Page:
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Windows Task Manager Information

Windows Task Manager Information

Finally, the Windows Task Manager is explained and an informative overview guide.

Most computer users quickly get to grips with the software and applications that are used on a regular basis. However there is one application included in every version Windows that many people over look, the Task Manager.

The Task Manager’s purpose in life is to provide computer performance information along with details about currently running programs and processes. It also provides the ability to monitor your network traffic if you are connected to a network.

Savvy computer users will know that a couple of quick short cuts can take you to the task manager; Ctrl + Alt + Delete and Ctrl + Shift + ESC. The task manager can usually be accessed even when other programs have crashed, enabling the user to quit an application or process, or shutdown the PC.

Once the task manger is open you will see four familiar drop-down menus; File, Options, View, Shut Down and Help. From these menus you can run programs, change the settings of the task manager or shut down the PC. Underneath the drop down menus are five tabs, it is here that displays what is running on the PC and how much CPU is being used. Let’s take a closer look at what’s going on inside the four important tabs.

Applications

Applications Tab

Applications Tab

This is where any programs that are running will be listed. This should be first tab to visit if something crashes. Once an application is highlighted, the user can simply click ‘End Task’ to quit the program, 90% of the time this will close any problem programs. ‘Switch To’ simply brings the selected applications window to the front of the desktop and the ‘New Task’ tab gives the user the option of starting a new application. These options can also be accesses by right clicking on the specific task.

Processes

Processes Tab

Processes Tab

The Process tab gives more detailed information on every process running on the system; it shows the executable file running in Windows for both user and system processes. The ‘Image Name’ is the name of the process, ‘User Name’ shows whether it is a system or user process, ‘CPU’ is the percentage of the processor time that particular application is taking up, and ‘Mem Usage’ is how much of your computer’s memory is being taken up.

From here you can really kill any applications or processes that have crashed or are unusually eating up the PC’s CPU. If an application will not close using the ‘End Task’ option in the Applications tab, then the executable file can easily be ended here. Once the chosen .exe file is selected the ‘End Process’ tab will remove the process.

If you right click on a specific process you will see three more options.

End Process Tree – This basically means that if a process was started up by another other process, task manager will try to kill everything including the parent process.

Set Priority – Priority is exactly that: what kind of privilege do you want to give or take from a process. If you’re running something like an anti-virus scan, but hate the fact that it completely disables your ability to do anything else on the computer until the scan finishes, then you can reduce the priority given to the anti-virus software so that it doesn’t use up everything.

Set Affinity – You can also set the process to run one a particular CPU if you have more than one. Click on Set Affinity and you’ll get a dialog with 32 check boxes with everything disabled except for the number of processors on your computer.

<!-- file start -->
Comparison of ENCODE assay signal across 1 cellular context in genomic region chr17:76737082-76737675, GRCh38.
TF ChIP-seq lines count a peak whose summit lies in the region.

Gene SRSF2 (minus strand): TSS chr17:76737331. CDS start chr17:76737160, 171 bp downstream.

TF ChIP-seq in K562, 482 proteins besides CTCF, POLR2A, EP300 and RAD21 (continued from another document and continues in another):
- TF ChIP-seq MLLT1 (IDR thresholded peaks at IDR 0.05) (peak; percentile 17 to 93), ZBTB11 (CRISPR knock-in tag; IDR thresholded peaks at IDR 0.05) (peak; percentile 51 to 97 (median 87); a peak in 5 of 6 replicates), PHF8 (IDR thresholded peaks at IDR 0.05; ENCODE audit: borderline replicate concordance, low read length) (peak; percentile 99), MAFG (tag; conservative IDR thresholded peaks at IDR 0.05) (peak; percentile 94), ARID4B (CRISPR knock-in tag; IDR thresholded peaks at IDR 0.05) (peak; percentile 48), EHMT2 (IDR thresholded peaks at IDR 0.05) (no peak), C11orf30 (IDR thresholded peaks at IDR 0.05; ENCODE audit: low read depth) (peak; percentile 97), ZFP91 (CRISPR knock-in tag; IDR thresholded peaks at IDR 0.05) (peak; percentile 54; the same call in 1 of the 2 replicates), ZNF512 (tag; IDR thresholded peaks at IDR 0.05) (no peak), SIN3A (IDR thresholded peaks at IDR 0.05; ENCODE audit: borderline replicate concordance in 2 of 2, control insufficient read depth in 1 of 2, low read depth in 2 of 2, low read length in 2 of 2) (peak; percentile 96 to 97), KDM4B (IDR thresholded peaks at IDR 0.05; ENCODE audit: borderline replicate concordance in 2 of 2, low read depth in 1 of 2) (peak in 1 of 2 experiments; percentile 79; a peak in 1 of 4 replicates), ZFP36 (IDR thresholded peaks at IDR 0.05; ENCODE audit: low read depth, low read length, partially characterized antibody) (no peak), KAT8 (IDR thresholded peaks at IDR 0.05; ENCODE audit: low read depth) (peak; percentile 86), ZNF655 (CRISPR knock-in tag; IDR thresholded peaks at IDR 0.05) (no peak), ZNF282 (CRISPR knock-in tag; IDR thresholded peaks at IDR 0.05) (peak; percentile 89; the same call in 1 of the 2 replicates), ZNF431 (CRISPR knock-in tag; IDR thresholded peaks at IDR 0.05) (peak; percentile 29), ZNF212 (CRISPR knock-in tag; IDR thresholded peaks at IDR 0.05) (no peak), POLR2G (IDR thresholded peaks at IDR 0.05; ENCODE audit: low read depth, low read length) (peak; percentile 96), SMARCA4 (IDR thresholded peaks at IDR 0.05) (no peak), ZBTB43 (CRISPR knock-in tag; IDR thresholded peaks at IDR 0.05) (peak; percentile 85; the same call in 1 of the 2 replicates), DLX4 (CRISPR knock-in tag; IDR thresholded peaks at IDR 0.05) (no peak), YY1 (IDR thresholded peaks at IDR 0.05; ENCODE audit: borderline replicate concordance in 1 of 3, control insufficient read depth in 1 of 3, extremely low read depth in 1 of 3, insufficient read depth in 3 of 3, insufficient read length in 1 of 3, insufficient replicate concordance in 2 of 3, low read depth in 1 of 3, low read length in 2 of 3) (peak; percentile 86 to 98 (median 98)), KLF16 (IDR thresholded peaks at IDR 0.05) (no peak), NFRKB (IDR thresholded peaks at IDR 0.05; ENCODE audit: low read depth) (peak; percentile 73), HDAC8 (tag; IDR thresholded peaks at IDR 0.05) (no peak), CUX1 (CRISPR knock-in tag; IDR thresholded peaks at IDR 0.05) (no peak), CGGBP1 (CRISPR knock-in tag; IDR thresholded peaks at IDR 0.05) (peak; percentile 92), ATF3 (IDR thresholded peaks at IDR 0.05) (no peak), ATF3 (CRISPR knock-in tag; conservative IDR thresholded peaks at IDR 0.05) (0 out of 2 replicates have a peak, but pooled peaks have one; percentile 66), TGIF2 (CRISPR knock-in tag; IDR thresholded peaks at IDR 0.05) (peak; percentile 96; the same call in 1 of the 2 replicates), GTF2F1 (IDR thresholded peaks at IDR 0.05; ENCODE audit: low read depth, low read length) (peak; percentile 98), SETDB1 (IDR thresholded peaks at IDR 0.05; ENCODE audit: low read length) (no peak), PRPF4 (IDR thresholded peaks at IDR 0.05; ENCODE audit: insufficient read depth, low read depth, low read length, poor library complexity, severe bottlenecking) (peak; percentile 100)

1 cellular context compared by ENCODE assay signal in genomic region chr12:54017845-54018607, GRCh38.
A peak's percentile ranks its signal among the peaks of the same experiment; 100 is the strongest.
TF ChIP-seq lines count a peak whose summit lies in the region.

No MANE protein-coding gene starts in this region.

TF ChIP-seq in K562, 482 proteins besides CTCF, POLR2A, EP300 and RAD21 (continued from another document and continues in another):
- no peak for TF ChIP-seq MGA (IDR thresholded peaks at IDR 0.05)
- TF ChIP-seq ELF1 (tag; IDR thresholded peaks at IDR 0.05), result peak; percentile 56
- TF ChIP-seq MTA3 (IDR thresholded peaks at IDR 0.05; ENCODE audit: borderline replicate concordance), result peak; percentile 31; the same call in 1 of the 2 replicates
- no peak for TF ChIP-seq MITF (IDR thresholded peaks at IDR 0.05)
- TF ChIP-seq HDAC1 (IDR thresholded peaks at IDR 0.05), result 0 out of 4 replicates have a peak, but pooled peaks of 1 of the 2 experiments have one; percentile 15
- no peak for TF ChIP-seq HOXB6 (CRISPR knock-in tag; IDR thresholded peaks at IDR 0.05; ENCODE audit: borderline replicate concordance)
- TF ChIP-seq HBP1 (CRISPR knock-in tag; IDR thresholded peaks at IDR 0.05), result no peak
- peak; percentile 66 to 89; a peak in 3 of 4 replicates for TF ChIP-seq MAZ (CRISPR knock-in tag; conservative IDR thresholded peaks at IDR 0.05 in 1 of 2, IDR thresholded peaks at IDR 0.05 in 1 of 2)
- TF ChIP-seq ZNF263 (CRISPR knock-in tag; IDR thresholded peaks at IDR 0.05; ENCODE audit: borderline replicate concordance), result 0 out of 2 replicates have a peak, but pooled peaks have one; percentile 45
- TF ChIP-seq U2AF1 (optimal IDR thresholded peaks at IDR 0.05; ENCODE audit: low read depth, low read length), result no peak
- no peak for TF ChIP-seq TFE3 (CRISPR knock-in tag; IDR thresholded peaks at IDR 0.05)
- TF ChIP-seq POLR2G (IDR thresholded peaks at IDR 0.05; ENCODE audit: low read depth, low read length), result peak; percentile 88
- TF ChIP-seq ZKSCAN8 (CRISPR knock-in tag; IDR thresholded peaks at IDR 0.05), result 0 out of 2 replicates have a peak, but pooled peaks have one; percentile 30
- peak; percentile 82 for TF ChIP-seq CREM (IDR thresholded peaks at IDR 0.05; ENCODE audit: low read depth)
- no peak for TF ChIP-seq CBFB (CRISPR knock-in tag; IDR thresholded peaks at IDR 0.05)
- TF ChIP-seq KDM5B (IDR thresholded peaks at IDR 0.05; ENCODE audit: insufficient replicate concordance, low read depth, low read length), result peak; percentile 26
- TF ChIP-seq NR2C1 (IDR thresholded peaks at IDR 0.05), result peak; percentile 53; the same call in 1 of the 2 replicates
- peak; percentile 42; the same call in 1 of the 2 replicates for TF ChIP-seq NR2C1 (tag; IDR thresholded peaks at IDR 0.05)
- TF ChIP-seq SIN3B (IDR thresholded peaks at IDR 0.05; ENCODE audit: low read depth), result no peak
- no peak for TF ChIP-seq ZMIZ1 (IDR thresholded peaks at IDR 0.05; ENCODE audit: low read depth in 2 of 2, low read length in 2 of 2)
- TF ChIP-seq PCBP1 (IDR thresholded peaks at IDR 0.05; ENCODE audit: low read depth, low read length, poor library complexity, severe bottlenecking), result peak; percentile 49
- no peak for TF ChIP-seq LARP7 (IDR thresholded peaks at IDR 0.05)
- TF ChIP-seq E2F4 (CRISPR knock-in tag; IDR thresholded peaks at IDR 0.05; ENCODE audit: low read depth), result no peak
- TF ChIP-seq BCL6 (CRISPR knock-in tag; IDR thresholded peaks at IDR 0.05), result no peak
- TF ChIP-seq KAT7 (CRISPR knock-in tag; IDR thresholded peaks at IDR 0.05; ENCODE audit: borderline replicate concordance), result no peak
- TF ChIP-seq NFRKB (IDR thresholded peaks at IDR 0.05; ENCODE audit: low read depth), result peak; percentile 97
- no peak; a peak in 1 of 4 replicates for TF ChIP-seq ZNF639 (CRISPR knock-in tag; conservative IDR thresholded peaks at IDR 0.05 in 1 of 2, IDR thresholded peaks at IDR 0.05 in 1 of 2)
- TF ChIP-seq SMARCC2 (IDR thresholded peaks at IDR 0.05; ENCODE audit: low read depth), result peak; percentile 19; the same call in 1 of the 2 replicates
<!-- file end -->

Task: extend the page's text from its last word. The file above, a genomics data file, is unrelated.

Listed in the Processes you should find the ‘System Idle Process’. The System Idle Process is a system process that runs when the computer processor is not being used. This should always be fairly high. You’ll notice that the processes keep shifting up and down, that’s because one becomes active and then might stop or another process does some work.

Performance

Performance Tab

Performance Tab

The Performance tab contains monitors displaying Physical Memory, Commit Charge, CPU Usage and Kernel Memory. Most users will have no idea what these mean so here’s a brief description of each:

CPU Usage is a graphical view of your current CPU usage. The reading will spike here and there, as programs open or momentarily work.

The next two graphs are referred to as ‘PF Usage’ and ‘Page File Usage History’; this is slightly misleading because it doesn’t actually refer to the amount of your page file being used, but is actually the commit charge.

The Total Commit Charge is a combination of the current amount of RAM (physical memory) and virtual memory being used. The Limit number underneath commit charge is the total of all your virtual memory and physical memory combined.Kernel memory is simply memory that is assigned to the operating system and that no one else can use. The sum of Paged and Nonpagedd equals the total. Paged means that some of the kernel memory is using virtual memory (the page file) and the rest is using physical memory (the RAM).

Networking

Networking Tab

Networking Tab

The Networking tab is fairly easy to understand: There is a graph for each type of network adapter on the computer; Ethernet, wireless and/or Bluetooth. At the bottom there is some basic information such as the adapter name, the network utilization, maximum link speed and current state.

This tab is very useful if, say, your connection to the Internet is slow or you are copying files between computers and it’s taking forever. For example, you can go to the Networking tab and if you see that your Local Area Connection is at 90% utilization, then you might have some kind of virus or spyware that’s eating up all your bandwidth. Utilization should be very low unless you are transferring or downloading large video or audio files.